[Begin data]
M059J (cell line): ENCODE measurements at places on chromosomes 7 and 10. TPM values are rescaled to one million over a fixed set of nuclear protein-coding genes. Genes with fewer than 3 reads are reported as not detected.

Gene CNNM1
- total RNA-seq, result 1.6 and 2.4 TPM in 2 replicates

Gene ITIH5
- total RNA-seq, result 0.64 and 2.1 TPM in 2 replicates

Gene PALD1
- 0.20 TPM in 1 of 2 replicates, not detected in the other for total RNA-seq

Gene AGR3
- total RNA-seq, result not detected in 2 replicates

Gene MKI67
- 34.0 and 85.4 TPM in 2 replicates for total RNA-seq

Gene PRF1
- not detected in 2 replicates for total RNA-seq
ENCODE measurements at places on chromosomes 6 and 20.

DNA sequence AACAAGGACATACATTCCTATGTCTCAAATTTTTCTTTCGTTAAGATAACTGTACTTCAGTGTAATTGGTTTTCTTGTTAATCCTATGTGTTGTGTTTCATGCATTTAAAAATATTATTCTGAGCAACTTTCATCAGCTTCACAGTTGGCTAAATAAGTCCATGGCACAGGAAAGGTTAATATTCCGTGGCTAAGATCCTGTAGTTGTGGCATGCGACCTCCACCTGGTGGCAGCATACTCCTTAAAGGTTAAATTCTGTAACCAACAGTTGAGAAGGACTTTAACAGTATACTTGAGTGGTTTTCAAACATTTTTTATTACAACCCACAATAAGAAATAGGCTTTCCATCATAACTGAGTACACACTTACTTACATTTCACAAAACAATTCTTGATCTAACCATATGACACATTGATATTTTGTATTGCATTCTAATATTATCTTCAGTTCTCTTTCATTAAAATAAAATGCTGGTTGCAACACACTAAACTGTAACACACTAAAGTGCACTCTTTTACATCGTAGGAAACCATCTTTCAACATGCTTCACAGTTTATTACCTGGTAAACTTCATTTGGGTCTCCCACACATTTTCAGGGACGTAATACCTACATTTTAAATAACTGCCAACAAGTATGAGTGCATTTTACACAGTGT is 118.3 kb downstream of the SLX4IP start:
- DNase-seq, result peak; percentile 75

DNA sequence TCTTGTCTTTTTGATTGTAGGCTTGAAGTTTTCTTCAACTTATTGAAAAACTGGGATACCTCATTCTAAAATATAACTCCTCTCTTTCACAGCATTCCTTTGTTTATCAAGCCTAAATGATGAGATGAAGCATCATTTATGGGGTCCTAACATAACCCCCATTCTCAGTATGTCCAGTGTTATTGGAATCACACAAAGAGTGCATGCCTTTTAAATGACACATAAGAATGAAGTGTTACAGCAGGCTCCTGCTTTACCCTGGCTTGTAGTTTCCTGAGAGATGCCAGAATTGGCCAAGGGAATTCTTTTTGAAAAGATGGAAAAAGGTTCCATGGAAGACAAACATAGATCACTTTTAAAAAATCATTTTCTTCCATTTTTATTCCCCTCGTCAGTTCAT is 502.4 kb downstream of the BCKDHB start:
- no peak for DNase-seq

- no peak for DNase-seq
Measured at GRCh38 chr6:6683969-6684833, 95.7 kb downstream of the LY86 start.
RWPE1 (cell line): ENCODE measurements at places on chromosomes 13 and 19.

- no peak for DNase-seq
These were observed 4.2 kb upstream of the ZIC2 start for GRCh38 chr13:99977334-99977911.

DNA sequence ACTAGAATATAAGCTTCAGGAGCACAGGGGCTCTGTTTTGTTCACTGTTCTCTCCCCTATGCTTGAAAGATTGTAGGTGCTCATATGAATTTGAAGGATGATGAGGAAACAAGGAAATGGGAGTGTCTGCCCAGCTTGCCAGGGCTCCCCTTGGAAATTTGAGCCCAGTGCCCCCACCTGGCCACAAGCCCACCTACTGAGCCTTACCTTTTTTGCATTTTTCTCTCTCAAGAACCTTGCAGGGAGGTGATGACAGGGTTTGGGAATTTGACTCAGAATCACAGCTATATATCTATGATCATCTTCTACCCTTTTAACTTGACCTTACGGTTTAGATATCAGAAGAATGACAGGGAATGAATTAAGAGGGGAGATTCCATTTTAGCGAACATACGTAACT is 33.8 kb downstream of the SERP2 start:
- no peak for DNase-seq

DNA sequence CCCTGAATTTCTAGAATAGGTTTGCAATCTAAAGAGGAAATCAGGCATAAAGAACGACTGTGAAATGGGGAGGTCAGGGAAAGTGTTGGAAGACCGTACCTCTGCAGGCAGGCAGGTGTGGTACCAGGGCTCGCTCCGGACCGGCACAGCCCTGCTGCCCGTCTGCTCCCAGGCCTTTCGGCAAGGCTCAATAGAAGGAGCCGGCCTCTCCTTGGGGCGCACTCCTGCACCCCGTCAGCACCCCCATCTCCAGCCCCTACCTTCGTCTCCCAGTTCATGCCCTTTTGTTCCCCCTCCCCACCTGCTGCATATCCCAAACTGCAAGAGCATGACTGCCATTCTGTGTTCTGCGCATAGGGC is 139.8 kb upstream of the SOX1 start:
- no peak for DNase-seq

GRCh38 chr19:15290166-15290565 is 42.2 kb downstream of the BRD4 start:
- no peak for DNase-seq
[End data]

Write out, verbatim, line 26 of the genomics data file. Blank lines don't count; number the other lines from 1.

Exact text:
DNA sequence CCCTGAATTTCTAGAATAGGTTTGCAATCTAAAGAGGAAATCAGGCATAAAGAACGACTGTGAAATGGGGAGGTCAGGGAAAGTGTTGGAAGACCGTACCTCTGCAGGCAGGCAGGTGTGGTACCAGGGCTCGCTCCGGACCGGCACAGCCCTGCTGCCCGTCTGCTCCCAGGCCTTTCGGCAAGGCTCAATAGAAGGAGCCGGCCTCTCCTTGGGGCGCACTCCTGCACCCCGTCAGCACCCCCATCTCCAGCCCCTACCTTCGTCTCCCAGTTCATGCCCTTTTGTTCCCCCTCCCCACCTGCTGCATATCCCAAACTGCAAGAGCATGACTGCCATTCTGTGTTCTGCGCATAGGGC is 139.8 kb upstream of the SOX1 start: